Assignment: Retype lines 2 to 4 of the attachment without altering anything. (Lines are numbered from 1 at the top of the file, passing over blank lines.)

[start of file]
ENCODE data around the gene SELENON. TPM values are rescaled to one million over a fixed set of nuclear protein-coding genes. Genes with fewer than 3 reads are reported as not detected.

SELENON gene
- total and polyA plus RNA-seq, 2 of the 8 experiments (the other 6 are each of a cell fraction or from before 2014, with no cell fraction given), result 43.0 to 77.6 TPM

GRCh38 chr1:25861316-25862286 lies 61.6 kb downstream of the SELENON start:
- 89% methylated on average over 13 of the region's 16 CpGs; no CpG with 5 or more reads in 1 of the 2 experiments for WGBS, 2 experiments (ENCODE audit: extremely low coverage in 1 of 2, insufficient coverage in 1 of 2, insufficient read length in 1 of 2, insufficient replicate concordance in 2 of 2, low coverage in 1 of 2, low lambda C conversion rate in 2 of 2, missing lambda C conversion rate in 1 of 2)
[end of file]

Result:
SELENON gene
- total and polyA plus RNA-seq, 2 of the 8 experiments (the other 6 are each of a cell fraction or from before 2014, with no cell fraction given), result 43.0 to 77.6 TPM

GRCh38 chr1:25861316-25862286 lies 61.6 kb downstream of the SELENON start: